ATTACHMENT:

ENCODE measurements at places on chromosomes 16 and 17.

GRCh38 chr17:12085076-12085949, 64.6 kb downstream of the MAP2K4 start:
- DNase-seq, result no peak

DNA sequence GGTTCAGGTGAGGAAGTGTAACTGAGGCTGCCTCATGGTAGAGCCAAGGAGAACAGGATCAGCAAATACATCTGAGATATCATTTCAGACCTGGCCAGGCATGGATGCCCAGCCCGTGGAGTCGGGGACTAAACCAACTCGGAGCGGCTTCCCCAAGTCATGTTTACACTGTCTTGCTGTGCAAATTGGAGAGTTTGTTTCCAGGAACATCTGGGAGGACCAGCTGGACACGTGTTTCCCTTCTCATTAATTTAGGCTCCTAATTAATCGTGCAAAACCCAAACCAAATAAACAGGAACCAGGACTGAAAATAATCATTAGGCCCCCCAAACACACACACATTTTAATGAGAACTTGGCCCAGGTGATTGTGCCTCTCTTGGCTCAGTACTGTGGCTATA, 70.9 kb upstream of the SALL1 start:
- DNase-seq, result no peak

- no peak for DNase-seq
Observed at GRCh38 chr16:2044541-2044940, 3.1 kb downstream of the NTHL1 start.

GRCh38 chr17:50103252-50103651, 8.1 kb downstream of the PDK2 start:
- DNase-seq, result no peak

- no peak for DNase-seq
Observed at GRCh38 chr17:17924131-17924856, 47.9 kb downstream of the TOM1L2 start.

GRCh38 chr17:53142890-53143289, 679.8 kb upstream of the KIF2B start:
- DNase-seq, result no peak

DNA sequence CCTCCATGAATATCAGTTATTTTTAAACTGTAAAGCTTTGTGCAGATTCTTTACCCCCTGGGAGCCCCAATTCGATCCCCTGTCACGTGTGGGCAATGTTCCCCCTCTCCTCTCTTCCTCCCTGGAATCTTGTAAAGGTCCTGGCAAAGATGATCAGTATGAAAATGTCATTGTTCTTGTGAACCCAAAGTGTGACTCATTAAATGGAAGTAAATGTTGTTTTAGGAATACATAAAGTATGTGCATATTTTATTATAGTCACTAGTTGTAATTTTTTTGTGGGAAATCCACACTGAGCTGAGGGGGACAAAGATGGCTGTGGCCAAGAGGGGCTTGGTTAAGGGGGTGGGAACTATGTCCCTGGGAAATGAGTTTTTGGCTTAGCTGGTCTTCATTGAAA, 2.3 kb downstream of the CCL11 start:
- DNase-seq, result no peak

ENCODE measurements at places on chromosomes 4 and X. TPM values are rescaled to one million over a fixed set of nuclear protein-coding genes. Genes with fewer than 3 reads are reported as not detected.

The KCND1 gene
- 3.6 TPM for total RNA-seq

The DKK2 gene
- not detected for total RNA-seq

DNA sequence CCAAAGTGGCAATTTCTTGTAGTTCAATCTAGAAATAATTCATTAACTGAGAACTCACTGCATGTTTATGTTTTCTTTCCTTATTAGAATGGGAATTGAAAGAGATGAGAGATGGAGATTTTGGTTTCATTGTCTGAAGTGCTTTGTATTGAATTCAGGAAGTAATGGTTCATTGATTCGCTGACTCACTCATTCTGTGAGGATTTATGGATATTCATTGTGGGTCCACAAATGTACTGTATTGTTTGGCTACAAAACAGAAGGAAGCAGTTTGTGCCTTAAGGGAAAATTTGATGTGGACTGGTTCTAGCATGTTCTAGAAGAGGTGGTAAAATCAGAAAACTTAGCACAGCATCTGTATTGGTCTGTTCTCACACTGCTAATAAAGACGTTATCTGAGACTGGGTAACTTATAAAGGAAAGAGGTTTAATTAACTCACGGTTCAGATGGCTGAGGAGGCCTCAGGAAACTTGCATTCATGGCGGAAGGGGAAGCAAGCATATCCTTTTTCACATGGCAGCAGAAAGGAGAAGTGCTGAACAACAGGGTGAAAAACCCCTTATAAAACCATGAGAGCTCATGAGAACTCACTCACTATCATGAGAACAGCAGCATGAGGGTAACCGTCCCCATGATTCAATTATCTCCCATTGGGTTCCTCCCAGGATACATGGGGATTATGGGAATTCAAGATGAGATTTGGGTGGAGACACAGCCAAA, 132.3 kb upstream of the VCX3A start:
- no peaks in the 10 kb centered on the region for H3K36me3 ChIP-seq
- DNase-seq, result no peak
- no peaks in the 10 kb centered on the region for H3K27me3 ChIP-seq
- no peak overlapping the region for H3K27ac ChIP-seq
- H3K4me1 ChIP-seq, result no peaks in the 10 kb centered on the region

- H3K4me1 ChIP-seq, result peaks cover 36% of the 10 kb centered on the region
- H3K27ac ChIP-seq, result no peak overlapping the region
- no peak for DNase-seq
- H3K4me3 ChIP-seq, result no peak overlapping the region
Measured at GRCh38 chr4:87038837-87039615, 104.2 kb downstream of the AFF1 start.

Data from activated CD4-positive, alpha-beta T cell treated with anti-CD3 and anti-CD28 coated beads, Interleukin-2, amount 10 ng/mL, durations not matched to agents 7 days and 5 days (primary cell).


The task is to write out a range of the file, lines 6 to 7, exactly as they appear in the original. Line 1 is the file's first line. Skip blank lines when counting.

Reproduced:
- no peak for DNase-seq
Observed at GRCh38 chr16:2044541-2044940, 3.1 kb downstream of the NTHL1 start.